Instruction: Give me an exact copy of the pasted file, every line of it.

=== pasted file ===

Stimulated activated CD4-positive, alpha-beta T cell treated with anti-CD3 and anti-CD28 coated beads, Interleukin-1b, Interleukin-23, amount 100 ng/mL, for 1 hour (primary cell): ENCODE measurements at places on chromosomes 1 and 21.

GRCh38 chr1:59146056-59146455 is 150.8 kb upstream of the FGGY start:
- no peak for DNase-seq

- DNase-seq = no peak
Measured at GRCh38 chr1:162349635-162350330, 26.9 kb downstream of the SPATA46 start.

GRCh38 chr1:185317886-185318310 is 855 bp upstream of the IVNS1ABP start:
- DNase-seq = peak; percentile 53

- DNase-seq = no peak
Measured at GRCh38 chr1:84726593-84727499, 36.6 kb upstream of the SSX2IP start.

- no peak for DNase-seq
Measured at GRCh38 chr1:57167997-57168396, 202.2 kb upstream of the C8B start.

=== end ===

Stimulated activated CD4-positive, alpha-beta T cell treated with anti-CD3 and anti-CD28 coated beads, Interleukin-1b, Interleukin-23, amount 100 ng/mL, for 1 hour (primary cell): ENCODE measurements at places on chromosomes 1 and 21.

GRCh38 chr1:59146056-59146455 is 150.8 kb upstream of the FGGY start:
- no peak for DNase-seq

- DNase-seq = no peak
Measured at GRCh38 chr1:162349635-162350330, 26.9 kb downstream of the SPATA46 start.

GRCh38 chr1:185317886-185318310 is 855 bp upstream of the IVNS1ABP start:
- DNase-seq = peak; percentile 53

- DNase-seq = no peak
Measured at GRCh38 chr1:84726593-84727499, 36.6 kb upstream of the SSX2IP start.

- no peak for DNase-seq
Measured at GRCh38 chr1:57167997-57168396, 202.2 kb upstream of the C8B start.